Find schools and get information on the program that’s right for you.
Powered by Campus Explorer
Designated Hawaii's State Bird on May 7, 1957, the Nene, aka Hawaiian Goose, (Branta sandwicensis,) has endured a long struggle against extinction. It is similar in appearance to the Canada goose although only the face, crown and back of the neck are black whereas the front of the neck is a golden-buff color and the cheeks are tinged with ochre. Nene also have striking black diagonal furrows running the length of their neck and these contrast with the lighter-colored plumage. Both sexes have identical plumage and, unusually amongst geese, the feet are only partially webbed. Another unusual feature of the Nene is the relatively long legs, which enable it to run and climb over very rugged terrain (such as lava fields) and to walk without the typical waddle of other geese
During the 1940s this beautiful species was almost wiped out by laws which allowed the birds to be hunted during their winter breeding seasons when the birds were the most vulnerable.
By 1957, when the Nene was named the State Bird, rescue efforts were underway. Conservationists began breeding the birds in captivity in hopes of preserving a remnant of the declining population and, someday, successfully re-establishing them in their native habitat. Early programs for returning captive-bred birds to the wild proved difficult, but recent efforts have been very successful. There are now small but stable populations of Nene on the islands of Hawai'i, Maui, and Kaua'i.
The Nene (pronounced "nay-nay") is a land bird and a variety of goose. It has adapted itself to life in the harsh lava country by transforming its webbed feet into a claw-like shape and modifying its wing structure for shorter flights.
The Nene gets its Hawaiian name from its soft call.
Nene became wild on Kaua'i in 1982 after Hurricane Iwa destroyed the cages of captive nene on the southeast side of the island. These birds rapidly adapted to the mongoose-free, lowland, grassy habitat. Because these birds were so successful, State biologists recently have introduced Nene on the north and northwest coasts of Kaua'i. There are about 1000 Nene outside Hawai'i in zoos and private collections. The largest of these is at Wildfowl and Wetlands Trust in Slimbridge, England. A small group of Nene (assumedly escaped from Slimbridge) also seem to be enjoying life in the heart of old London at St. James Park, a tranquil waterfowl haven situated in front of Buckingham Palace! Unfortunately, genetic limitations and disease problems mean that Nene outside of Hawai'i cannot be used to help increase wild populations here. Hunting and wild animals all but destroyed the species until they were protected by law and a restoration project established in 1949.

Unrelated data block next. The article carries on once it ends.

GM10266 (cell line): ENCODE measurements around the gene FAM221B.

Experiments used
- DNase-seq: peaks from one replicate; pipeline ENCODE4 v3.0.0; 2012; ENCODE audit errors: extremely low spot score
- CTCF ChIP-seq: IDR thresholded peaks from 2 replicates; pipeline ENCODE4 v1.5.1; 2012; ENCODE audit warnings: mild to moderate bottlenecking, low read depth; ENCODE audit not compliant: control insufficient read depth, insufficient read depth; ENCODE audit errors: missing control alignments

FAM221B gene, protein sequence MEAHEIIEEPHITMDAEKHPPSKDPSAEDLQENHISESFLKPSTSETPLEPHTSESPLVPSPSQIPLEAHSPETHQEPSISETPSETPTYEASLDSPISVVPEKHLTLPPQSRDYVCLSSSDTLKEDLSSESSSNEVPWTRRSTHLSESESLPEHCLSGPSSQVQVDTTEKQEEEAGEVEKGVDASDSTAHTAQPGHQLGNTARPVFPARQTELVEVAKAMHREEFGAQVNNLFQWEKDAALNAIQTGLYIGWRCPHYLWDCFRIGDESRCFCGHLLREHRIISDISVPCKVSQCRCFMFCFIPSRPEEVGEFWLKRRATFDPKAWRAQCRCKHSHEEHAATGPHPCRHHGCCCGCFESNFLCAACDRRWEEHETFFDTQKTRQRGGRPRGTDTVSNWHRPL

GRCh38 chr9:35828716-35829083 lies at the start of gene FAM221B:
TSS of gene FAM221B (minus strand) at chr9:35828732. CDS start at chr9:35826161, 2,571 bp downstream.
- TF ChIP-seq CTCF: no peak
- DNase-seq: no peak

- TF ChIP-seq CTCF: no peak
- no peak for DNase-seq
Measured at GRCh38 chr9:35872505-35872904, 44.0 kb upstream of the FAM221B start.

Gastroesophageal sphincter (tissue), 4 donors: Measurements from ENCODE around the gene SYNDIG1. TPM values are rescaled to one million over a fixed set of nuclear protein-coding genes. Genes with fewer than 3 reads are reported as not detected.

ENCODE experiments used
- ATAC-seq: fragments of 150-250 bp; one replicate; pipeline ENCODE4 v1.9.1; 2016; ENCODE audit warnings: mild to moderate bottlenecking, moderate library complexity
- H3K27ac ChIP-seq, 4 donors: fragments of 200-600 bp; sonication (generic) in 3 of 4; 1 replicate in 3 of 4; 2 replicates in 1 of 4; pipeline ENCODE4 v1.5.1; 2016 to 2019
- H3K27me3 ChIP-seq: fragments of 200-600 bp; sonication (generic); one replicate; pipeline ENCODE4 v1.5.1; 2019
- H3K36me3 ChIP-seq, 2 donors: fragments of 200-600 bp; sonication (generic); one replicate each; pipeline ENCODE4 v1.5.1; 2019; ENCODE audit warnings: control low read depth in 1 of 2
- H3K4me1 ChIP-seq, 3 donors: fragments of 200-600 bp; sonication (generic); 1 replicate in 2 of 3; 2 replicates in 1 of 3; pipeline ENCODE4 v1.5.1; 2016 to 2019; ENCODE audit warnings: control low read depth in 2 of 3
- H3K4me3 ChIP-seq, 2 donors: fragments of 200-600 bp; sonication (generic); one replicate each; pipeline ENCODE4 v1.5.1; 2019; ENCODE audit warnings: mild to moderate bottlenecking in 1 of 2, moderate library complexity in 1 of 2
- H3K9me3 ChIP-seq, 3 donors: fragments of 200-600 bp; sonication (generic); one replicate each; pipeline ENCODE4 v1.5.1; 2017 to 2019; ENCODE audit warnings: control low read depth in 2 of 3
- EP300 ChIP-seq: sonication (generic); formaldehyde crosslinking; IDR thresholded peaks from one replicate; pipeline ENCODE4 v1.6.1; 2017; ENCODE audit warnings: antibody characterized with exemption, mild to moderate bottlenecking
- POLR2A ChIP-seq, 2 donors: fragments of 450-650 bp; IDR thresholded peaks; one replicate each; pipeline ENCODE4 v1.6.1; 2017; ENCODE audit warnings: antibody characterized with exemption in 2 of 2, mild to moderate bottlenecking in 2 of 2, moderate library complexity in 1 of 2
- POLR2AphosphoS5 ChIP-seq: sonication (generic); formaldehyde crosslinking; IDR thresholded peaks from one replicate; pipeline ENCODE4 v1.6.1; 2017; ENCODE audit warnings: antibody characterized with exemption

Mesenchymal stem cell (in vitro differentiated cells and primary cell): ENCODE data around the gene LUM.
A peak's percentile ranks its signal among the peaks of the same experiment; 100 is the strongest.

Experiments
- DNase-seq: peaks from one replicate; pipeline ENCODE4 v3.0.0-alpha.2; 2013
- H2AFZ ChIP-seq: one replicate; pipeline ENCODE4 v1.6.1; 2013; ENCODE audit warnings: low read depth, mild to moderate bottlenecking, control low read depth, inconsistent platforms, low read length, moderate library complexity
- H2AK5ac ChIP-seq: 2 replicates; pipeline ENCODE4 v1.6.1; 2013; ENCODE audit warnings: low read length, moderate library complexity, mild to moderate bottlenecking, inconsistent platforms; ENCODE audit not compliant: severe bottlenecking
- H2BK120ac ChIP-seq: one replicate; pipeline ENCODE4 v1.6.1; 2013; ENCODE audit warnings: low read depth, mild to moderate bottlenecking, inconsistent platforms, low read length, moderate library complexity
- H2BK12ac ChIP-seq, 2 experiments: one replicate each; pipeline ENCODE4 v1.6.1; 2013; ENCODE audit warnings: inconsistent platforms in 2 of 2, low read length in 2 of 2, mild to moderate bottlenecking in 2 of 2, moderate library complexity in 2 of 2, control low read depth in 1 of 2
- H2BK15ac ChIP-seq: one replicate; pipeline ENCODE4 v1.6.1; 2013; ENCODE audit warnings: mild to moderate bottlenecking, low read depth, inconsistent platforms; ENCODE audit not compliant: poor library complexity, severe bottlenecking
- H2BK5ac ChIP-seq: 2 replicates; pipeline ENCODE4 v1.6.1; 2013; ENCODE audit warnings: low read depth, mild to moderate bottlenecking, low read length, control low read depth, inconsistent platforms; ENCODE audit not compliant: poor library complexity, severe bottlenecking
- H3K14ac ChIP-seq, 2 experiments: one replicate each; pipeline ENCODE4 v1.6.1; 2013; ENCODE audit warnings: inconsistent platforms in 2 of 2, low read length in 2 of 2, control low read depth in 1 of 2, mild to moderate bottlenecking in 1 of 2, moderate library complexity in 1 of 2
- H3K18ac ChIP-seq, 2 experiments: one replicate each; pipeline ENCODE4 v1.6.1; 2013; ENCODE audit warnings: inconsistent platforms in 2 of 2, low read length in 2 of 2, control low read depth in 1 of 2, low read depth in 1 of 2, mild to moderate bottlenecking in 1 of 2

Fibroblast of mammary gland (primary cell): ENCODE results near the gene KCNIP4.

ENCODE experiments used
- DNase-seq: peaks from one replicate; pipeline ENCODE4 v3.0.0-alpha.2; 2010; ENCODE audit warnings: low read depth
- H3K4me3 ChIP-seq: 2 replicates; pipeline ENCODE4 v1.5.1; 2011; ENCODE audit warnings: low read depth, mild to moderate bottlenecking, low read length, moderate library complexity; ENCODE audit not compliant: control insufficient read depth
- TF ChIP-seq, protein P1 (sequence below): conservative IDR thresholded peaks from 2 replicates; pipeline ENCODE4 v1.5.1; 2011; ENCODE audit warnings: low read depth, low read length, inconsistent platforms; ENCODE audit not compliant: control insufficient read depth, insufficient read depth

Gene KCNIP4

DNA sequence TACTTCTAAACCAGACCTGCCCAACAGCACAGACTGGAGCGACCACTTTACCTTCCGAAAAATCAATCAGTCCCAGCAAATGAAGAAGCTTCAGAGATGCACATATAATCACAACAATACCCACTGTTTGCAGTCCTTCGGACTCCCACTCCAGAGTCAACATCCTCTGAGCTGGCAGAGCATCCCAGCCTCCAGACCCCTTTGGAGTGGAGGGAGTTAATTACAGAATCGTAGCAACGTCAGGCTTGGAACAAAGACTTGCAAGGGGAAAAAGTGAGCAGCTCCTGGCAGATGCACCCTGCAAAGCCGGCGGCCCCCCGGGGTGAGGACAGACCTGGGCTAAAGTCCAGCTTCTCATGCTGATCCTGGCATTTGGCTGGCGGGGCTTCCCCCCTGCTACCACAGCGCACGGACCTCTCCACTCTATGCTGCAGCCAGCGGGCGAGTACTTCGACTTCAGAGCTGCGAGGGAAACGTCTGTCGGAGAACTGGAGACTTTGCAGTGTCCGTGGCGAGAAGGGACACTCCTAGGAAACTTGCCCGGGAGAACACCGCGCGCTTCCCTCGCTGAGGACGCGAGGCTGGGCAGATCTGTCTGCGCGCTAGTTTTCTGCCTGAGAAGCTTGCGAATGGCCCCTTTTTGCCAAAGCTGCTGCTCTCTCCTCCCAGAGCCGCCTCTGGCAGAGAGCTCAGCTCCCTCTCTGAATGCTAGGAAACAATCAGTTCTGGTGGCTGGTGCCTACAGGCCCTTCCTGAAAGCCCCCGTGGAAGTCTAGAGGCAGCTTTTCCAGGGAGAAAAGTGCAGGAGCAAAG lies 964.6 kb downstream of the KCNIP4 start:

According to the Hawai'i Audubon Society, the Nene, currently on the Federal List of Endangered Species, is threatened today by introduced mongooses and feral dogs and cats which relentlessly prey upon the Nene's eggs and young. Preservation efforts are continuing and the success of the Nene in Hawai'i, although not a certainty, is promising. There are now about 800 wild Nene in Hawai'i and the numbers are rising with each breeding season.
The law designating the Nene, also known as the Hawaiian goose as the official Hawaii state bird is Section §5-17 (State bird.) of the Hawaii Revised Statutes, Chapter 5 (EMBLEMS AND SYMBOL) Section 5-17 State bird.
CHAPTER 5 - EMBLEMS AND SYMBOLS.
SECTION 5-17. State bird.
[§5-17] State bird. The nene (Branta sandwicensis), also known as the Hawaiian goose, is established and designated as the official bird of the State.
[L 1988, c 178, §1]
Taxonomic Hierarchy: Nene (Hawaiian Goose)
Kingdom: Animalia - animals
Phylum: Chordata - chordates
Subphylum: Vertebrata - vertebrates
Class: Aves - birds
Order: Anseriformes - ducks, geese, screamers, swans, waterfowl
Family: Anatidae - ducks, geese, swans
Genus: Branta Scopoli, 1769 - brent geese
Species: Branta sandvicensis (Vigors, 1834)